She said Mr. Silka "rectified the situation" by moving Mr. Erosenko away from her office, first to a temporary location in August, then to a permanent office in October.
Mr. Erosenko said this week the move had nothing to do with Ms. McKinney's complaints, but in a September letter to Mr. Silka obtained by the Post-Gazette, Mr. Erosenko wrote that he believed that "the move of offices will help to defuse the conflicts between Lynette and me."
"I truly feel that I am the victim here concerning this matter," he wrote.
Ms. McKinney said she feels she didn't receive "a fair investigation" regarding her complaints. She said she now communicates municipal business to Mr. Erosenko exclusively by email and that the only time they see each other in person is when they sit side-by-side during council meetings.
After Mr. Silka emailed Ms. McKinney's complaint to council members, Councilwomen Lois Drumheller and Diane Allison questioned Mr. Silka's response to the complaint and how the mayor came to be aware of the allegations against him, according to emails between Ms. Allison, Ms. Drumheller and Mr. Silka obtained by the Post-Gazette.
Mr. Silka wrote in an email to Ms. Allison that he stopped the investigation because the complaint does not allege workplace violence as defined in the handbook.
Mr. Silka added that the mayor discussed the complaint with him as well as Councilmen Jim Johns, Nick Gresock and Steve Duncan and municipal solicitor Bruce Dice.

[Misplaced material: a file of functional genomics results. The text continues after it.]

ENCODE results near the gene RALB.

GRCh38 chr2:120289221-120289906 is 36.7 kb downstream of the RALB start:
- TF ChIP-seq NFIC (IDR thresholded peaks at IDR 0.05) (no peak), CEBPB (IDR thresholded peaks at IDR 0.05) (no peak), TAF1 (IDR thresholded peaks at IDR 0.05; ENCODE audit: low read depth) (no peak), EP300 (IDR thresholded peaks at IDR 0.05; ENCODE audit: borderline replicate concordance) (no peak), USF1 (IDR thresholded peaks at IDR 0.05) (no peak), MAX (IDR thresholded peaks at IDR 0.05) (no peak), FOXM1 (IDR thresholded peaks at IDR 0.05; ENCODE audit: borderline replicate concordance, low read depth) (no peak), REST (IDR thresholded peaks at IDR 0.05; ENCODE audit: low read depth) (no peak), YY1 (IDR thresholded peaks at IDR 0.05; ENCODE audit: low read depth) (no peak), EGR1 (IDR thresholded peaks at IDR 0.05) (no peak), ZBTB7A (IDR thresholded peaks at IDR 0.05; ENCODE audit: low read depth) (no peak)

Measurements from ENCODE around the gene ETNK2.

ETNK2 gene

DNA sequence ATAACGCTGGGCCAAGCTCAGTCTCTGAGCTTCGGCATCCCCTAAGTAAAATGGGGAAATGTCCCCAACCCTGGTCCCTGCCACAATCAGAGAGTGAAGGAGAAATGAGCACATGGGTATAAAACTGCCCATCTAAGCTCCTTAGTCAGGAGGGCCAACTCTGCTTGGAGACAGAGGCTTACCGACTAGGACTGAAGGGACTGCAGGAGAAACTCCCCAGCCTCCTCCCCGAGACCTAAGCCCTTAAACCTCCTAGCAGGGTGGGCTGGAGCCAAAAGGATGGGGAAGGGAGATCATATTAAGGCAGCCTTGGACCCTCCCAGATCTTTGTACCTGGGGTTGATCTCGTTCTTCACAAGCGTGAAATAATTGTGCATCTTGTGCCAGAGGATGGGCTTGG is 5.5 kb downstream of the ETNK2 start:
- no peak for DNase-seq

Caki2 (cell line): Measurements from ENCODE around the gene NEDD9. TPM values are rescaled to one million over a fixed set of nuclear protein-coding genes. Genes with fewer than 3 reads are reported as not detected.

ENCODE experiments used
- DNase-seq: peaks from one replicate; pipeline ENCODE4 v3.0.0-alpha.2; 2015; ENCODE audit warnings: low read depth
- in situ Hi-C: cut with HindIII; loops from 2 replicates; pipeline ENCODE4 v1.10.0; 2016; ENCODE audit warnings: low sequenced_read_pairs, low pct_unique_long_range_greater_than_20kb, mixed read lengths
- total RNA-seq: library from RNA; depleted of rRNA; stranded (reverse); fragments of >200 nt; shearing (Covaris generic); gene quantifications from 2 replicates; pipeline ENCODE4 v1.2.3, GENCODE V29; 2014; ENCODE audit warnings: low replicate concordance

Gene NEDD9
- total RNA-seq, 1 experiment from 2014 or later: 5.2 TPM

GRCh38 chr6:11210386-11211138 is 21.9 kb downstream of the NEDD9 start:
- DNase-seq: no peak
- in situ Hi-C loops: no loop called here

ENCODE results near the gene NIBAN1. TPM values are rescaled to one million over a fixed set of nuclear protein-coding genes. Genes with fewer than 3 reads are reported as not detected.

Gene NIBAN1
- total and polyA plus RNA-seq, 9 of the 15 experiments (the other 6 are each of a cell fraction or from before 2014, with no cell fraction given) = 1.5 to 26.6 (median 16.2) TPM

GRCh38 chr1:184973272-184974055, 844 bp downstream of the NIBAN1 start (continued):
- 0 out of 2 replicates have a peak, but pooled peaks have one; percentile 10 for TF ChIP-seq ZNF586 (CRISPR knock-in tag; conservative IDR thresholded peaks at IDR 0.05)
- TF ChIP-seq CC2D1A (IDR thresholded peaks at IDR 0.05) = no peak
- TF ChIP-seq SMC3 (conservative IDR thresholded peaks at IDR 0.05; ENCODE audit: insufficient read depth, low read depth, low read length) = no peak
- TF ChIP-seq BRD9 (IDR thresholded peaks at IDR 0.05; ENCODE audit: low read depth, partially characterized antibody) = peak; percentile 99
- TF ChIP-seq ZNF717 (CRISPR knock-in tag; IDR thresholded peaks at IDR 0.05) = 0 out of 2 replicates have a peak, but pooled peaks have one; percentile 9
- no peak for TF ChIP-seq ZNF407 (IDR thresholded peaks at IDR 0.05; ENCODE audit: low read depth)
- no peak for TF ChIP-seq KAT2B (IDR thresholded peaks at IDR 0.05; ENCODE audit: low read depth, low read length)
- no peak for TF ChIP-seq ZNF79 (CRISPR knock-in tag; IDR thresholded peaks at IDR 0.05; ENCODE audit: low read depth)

Ms. Drumheller responded in an email that Councilman Clarence Ramsey was also present for that discussion, which she said was held at the Gateway Grill.
"That, in my opinion, violates the Sunshine Law ... because this kind of discussion needs to take place INSIDE an executive session, not in an open place of business," she wrote.
Ms. Drumheller wrote that the contents of Ms. McKinney's memo detailing the alleged harassment show "hateful behavior, abnormal behavior falling into a hostile environment" and said it would be the manager's responsibility to address those issues.
Mr. Ramsey confirmed last week that he was one of four councilmen present when the complaint was being discussed at the Gateway Grill last summer. He said Councilmen Johns, Gresock and Duncan were discussing the matter with Mr. Erosenko, Mr. Silka and Mr. Dice when he arrived. Mr. Johns, Mr. Gresock and Mr. Duncan said last week that the matter was not discussed at the restaurant, and Mr. Erosenko said he had no memory of that discussion.
Mr. Dice said he did not hear any discussion among council members at the Gateway Grill about Ms. McKinney's complaint.
"That doesn't mean it was or wasn't said," Mr. Dice said.
"I've been to the Gateway Grill with those particular people 10 or 15 times since then," he added. "I didn't hear it. That doesn't mean it didn't happen."
Melissa Melewsky, media law counsel with the Pennsylvania Newspaper Association, said that while mealtime meetings among elected officials aren't uncommon, they need to be careful to avoid the appearance of impropriety even if they're not discussing municipal business, particularly when a quorum of council members is in a room together.
"It happens more often than it should that quorums meet on an informal basis," Ms. Melewsky said. "One of the biggest problems with the Sunshine Act is that agencies ignore it."
Annie Siebert: email@example.com or 412-263-1613. Twitter: @AnnieSiebert.